A vice presidential nominees' traditional job is to lead the attack against the opposition and if NJ Governor Chris Christie's endorsement speech for Donald Trump is any indication, then Christie may just be positioning himself as a potential running mate to Donald Trump.
Christie's endorsement at a news conference in Fort Worth, Texas, not only included his belief that Trump would "do what needs to be done to protect the American people," and "The one person Bill and Hillary Clinton do not want to see on that stage, come next September, is Donald Trump," but in response to a question from reporters Christie then went on to assail another GOP presidential candidate, Florida Senator Marco Rubio, calling him "desperate," and saying Rubio was "in the last days of a losing campaign."
Following the news conference where Christie first announced his endorsement of Trump, he then went on to introduce him after firing up a rally crowd, where he again highlighted why he is supporting Trump and going straight into an attack against Marco Rubio, stating "Let me tell something to Marco Rubio, President of the United States is not a no-show job like you treated the United States Senate."
According to Bloomberg Politics, Christie's endorsement was also a major blow to "party elites" that have been resisting Trump.
The united Republican establishment front against Donald Trump started to crumble in a potentially profound way on Friday when New Jersey Governor Chris Christie backed the New York billionaire for president with an enthusiastic endorsement.
The move, combined with the endorsement of Maine Governor Paul LePage later Friday, adds the establishment bona fides of two sitting U.S. governors to a devoutly outsider campaign. It also comes just days after Trump’s first two congressional endorsements in Representatives Chris Collins of New York and Duncan Hunter of California.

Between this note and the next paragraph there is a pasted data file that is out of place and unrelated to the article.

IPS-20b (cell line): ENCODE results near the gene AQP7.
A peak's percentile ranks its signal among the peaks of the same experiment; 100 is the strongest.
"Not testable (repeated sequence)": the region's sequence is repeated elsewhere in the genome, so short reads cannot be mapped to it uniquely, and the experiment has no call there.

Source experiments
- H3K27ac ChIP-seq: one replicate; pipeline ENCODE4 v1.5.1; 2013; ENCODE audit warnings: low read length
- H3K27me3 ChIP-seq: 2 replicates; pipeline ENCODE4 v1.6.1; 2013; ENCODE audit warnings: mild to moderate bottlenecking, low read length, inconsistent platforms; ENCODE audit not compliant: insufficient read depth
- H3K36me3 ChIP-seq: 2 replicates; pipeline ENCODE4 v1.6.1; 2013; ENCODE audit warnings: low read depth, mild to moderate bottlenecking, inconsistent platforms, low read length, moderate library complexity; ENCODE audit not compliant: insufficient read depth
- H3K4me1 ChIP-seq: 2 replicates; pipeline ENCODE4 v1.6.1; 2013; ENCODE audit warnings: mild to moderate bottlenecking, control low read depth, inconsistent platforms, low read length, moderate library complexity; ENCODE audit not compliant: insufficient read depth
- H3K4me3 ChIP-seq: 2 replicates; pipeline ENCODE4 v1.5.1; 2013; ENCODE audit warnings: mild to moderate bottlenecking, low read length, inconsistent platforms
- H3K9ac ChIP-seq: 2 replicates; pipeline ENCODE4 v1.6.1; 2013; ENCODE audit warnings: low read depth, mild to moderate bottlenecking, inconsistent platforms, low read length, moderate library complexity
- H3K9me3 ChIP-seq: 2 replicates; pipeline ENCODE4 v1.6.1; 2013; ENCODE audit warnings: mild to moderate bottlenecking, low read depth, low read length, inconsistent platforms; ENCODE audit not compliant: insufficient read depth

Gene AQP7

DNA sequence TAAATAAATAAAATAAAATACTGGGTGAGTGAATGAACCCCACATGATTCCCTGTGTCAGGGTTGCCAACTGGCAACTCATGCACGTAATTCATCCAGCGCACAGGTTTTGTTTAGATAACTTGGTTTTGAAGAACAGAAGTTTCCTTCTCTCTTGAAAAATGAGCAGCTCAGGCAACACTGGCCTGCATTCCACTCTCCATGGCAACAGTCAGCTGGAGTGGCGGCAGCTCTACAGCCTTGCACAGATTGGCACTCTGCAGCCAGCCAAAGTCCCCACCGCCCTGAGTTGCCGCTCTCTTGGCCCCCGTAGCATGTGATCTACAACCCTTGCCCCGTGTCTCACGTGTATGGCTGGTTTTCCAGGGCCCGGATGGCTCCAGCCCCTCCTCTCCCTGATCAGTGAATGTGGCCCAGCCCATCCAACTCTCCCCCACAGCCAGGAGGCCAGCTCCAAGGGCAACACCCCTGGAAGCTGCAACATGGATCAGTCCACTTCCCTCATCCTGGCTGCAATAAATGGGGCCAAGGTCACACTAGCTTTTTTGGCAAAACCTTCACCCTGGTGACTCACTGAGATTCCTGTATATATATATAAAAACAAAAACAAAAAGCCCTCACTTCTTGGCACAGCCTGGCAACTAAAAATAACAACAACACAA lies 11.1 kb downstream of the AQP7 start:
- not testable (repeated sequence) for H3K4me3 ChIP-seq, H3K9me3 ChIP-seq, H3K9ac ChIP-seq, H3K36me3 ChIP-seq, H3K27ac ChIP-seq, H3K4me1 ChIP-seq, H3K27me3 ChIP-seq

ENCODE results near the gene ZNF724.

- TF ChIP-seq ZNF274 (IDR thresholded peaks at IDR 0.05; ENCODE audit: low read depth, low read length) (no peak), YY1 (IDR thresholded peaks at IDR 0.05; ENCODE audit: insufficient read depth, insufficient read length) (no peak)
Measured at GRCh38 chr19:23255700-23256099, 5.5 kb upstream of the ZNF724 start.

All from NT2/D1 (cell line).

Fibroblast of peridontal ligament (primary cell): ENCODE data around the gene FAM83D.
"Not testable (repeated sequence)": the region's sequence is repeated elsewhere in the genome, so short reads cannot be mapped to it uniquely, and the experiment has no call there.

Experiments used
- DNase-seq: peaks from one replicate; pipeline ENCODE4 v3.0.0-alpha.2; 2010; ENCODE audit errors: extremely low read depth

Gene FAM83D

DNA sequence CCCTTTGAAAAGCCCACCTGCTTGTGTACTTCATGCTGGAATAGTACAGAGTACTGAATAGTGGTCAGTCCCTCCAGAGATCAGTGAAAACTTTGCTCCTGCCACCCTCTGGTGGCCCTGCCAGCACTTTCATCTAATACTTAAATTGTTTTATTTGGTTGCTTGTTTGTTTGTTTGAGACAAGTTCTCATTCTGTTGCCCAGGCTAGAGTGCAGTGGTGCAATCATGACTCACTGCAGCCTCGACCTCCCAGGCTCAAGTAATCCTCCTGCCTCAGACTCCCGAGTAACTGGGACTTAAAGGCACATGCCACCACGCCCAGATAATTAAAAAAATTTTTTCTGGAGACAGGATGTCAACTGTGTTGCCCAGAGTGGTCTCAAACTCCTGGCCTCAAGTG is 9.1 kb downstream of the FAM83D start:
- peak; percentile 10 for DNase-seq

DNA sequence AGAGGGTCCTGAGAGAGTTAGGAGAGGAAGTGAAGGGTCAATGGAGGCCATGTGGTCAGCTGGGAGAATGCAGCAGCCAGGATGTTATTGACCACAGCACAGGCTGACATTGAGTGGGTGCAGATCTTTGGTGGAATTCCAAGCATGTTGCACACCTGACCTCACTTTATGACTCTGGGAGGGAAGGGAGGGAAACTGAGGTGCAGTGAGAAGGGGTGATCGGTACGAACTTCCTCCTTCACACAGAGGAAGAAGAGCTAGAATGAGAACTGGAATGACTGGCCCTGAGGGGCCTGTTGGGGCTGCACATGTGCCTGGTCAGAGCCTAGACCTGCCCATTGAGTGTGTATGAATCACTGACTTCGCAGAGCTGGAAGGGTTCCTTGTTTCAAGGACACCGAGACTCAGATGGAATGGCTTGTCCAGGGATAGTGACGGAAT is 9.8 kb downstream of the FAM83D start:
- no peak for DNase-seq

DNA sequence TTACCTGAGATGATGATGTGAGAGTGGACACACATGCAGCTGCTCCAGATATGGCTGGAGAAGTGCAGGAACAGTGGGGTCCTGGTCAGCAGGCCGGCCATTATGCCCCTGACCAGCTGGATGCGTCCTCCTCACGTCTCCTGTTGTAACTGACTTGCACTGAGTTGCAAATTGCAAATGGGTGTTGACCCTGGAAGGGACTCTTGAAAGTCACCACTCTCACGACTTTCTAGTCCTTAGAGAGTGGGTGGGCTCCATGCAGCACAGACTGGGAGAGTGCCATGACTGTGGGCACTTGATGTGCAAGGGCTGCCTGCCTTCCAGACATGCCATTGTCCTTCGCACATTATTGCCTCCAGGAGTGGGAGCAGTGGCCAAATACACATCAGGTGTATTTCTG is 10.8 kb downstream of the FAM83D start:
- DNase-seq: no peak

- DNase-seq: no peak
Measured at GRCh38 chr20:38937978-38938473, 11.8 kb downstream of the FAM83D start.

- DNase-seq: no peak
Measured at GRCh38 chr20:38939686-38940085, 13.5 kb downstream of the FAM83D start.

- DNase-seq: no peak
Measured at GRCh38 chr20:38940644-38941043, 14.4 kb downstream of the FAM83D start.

In Christie, Trump also gained a powerful surrogate responsible for the lowest moment in the campaign of one of his last Republican adversaries: Marco Rubio.
While it was Rubio highlighted in the videos above and below, the location of Texas, which is Ted Cruz's home state, to announce the Christie endorsement as well as Christie introducing Trump at the rally in Fort Worth, was truly a brilliant campaign strategy which managed to strike a three-pronged attack all in one shot.
Texas is part of the March 1, 2016, Super Tuesday states where 155 delegates will be assigned proportionally according to the primary votes each candidate receives, meaning that even if Trump takes second place in Texas, if he does so with a close enough vote he will still maintain a significant delegate lead.
Trump is leading in delegates after taking second place in Iowa, then carrying on to three consecutive wins in New Hampshire, South Carolina and Nevada.
Unlike many endorsements where the person pledging support generally lists the reasons why they are favoring that particular candidate, Chris Christie's endorsement went much farther and included what could be seen as an "audition" for the traditional role of a VP nominee, the attack dog role.
The fact that it was done in Texas, just days before Super Tuesday, included direct attacks against Rubio, and sent a direct message to "party elites" that have refused to accept that Donald Trump is the front-runner, was a definite three-pronged attack.
Keep an eye on the polls over the weekend and on Monday to know if it was successful or not.